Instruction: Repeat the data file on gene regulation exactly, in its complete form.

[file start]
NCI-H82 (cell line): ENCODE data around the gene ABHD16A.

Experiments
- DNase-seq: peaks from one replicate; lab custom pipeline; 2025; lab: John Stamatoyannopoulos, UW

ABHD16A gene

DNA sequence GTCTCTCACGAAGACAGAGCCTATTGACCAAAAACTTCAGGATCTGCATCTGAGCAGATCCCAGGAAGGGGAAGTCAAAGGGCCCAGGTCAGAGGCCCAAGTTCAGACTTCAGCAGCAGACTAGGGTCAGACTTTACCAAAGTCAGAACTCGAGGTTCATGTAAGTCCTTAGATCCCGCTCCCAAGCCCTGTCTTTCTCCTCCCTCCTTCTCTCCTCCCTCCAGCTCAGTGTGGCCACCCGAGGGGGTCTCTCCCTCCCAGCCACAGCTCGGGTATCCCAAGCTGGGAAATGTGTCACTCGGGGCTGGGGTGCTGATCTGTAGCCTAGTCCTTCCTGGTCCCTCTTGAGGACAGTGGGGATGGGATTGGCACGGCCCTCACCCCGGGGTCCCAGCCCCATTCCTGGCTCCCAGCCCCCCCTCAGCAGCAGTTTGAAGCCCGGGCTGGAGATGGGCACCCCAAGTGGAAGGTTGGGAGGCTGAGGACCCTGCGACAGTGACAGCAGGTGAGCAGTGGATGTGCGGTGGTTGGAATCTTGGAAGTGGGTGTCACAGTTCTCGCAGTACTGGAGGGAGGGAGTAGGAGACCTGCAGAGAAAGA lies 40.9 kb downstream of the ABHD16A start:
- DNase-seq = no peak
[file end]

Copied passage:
NCI-H82 (cell line): ENCODE data around the gene ABHD16A.

Experiments
- DNase-seq: peaks from one replicate; lab custom pipeline; 2025; lab: John Stamatoyannopoulos, UW

ABHD16A gene

DNA sequence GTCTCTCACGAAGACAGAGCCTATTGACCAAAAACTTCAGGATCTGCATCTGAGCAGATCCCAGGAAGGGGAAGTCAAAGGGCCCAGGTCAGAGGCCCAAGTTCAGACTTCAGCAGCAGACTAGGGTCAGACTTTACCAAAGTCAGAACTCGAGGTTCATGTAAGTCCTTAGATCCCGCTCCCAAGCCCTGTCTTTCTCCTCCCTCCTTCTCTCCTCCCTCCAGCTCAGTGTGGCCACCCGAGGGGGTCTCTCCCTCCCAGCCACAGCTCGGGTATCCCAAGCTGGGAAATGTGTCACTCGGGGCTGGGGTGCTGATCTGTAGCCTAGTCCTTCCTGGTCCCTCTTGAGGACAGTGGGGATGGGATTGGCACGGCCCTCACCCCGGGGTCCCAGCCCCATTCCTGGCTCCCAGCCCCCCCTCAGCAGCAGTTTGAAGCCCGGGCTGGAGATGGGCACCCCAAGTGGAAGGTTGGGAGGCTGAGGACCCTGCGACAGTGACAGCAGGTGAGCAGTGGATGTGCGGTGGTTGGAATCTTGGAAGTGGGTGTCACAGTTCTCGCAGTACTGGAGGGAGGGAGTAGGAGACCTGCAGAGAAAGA lies 40.9 kb downstream of the ABHD16A start:
- DNase-seq = no peak